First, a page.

Based out Detroit's "Ponyride" studios, Brian Christopher Baker and his company, Stukenborg Press, are at the forefront of the ongoing letterpress resurgence. His prints embrace non-traditional materials—specifically, geometrical arrangements of dice that he uses to create intricate patterns. As a contract for The New York Times Magazine, Baker blanketed the publication's iconic gothic "T" with a layer of red 5s and 2s. We recently toured Baker's studio along with Re:View Gallery to learn about Stukenborg and the world of letterpress design.
Baker's penchant for unexpected type materials doesn't stop at dice. He admits that students of his "Alternatives to Type" class have pressed everything from bunion cushions to foodstuffs. "If you can get it stuck down and type high, you can make a small edition of anything," explains Baker. This open-ended approach gives his creations new level of complexity that goes beyond typical letterpress prints.
The result of years collecting type from various resources, the designer's collection of type snakes around his studio in trays upon trays of metal and woodblock sets. His main machine was salvaged from the basement of Manhattan's National Academy of Art. "The janitor said it had been down there for 25 years," explains Baker. "It's a champ machine. It took me about three months to get it up and running because it was caked with all kinds of weird stuff."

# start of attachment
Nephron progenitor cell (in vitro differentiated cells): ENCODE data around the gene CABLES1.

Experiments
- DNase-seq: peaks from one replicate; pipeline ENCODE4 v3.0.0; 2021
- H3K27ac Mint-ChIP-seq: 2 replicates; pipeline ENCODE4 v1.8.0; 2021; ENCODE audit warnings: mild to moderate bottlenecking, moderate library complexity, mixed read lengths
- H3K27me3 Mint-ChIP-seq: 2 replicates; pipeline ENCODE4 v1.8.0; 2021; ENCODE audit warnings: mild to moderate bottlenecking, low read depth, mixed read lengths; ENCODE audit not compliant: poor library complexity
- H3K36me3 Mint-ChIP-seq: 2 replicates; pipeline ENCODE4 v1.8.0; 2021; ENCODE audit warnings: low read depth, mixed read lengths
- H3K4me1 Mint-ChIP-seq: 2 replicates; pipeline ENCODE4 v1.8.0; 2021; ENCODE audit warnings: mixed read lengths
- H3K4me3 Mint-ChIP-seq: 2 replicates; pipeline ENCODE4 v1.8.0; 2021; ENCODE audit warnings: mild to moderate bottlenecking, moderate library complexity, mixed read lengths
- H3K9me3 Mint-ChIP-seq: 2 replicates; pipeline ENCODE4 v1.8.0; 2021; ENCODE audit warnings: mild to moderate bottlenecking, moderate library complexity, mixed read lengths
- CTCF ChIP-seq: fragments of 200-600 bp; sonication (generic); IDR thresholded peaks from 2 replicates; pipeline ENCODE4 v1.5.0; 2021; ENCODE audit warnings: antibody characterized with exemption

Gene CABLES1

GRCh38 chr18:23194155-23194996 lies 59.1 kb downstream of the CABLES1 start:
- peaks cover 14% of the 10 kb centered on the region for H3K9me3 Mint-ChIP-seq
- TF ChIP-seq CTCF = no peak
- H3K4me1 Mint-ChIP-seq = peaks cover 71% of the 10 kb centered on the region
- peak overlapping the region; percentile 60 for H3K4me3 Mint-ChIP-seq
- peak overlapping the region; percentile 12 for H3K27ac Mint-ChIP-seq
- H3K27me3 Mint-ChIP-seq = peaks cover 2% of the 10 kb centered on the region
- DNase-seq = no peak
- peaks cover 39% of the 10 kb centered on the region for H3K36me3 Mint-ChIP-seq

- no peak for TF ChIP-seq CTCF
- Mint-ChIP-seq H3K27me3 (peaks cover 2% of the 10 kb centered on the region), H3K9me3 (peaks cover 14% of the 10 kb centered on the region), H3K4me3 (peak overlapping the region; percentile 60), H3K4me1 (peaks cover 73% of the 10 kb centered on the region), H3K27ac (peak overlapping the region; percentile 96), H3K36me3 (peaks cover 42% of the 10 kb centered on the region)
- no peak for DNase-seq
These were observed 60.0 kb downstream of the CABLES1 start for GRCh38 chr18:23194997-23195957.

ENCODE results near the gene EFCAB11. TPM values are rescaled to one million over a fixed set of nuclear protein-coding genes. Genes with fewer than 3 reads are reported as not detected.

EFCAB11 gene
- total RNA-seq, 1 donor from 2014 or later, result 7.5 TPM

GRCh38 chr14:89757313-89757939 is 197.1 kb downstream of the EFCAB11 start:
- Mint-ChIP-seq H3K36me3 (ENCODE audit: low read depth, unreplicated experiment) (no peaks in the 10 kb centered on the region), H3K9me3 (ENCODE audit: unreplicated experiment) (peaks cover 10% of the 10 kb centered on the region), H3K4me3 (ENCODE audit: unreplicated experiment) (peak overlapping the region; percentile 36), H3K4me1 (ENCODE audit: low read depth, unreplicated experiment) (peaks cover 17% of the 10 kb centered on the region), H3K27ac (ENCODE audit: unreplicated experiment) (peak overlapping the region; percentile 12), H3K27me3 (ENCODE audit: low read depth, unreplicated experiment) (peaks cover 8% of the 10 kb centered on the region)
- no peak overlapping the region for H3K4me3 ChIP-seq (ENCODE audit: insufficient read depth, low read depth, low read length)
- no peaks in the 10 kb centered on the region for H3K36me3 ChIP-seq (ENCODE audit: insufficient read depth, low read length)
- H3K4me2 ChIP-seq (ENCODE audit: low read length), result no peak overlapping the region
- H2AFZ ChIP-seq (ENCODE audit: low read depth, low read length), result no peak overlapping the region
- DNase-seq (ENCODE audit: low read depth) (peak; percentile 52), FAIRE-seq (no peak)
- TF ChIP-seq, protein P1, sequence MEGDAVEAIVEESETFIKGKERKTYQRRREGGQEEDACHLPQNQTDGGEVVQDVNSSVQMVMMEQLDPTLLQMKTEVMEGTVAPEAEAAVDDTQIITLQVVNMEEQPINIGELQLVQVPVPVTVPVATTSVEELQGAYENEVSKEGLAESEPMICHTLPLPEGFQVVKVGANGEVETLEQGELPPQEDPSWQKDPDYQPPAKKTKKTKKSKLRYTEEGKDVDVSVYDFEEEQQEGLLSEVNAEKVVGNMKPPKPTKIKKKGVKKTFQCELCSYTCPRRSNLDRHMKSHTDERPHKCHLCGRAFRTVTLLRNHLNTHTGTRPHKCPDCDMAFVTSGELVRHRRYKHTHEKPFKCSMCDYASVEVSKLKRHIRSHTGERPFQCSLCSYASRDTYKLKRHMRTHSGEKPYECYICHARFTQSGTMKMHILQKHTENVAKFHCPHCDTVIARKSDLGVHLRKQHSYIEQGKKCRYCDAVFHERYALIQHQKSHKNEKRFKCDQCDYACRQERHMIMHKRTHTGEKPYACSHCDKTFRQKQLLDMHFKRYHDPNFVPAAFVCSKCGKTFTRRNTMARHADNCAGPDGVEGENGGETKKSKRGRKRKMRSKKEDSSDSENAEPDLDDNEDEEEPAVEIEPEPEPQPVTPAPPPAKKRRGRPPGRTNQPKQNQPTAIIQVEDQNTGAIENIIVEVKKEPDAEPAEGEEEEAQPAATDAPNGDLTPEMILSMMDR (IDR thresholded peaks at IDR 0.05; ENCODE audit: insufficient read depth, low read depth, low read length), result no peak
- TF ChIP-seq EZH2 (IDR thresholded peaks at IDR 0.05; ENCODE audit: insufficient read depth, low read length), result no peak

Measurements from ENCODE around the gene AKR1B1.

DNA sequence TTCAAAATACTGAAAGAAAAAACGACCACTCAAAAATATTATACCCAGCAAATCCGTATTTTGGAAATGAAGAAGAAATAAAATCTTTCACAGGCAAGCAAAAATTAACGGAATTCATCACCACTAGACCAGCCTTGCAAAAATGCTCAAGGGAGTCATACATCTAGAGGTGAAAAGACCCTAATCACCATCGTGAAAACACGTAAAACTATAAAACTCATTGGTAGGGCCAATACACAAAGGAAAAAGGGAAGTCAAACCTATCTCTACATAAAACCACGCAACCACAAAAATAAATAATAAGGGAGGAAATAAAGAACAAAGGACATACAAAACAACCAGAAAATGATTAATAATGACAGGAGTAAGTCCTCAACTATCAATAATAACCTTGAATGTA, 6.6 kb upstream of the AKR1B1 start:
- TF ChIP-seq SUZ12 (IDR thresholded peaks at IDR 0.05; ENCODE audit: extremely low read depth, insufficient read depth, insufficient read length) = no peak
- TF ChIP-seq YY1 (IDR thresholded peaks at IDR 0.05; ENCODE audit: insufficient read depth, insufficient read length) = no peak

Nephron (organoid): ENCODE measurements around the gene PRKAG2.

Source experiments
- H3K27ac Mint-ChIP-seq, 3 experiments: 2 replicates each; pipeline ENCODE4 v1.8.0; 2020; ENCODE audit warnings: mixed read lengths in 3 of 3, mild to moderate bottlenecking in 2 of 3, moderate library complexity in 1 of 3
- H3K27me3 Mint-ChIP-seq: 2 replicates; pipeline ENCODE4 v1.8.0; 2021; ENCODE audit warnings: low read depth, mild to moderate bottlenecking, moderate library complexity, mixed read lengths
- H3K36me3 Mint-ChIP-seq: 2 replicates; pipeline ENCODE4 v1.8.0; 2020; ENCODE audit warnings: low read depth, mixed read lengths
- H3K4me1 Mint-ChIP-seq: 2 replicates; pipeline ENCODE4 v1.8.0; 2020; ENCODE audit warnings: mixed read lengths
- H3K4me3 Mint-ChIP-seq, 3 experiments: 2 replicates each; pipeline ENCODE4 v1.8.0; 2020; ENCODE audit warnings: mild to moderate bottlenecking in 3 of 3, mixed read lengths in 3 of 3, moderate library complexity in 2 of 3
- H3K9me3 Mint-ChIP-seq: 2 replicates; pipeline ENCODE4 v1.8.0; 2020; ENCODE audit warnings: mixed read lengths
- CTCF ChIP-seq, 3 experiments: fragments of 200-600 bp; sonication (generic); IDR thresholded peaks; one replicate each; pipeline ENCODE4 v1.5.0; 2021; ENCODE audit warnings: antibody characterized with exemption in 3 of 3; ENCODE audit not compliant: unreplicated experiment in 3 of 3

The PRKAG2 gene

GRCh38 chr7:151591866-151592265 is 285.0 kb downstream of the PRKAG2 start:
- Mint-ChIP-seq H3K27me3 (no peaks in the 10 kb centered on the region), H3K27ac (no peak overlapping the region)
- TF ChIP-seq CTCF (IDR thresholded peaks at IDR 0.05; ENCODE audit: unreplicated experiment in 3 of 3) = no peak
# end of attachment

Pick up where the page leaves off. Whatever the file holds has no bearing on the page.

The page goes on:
For unavailable materials, Baker also sources type from a nearby foundry, and he admits that CNC machining and laser etching have created entirely new opportunities for letterpress designers. The fusion of materials and know-how becomes apparent when Baker pulls a print—the thunderous roll and shock of colliding pieces demonstrating the nostalgic appeal of the letterpress process.
Contemplating on the state of contemporary letterpress, Baker says, "It's definitely a defunct form of production, but there are a lot of folks doing it—although it's small enough that everyone knows each other." While most letterpress production in recent years has stuck to simple stationery, Baker's multi-layered poster prints show the true potential of the genre.
Images by James Thorne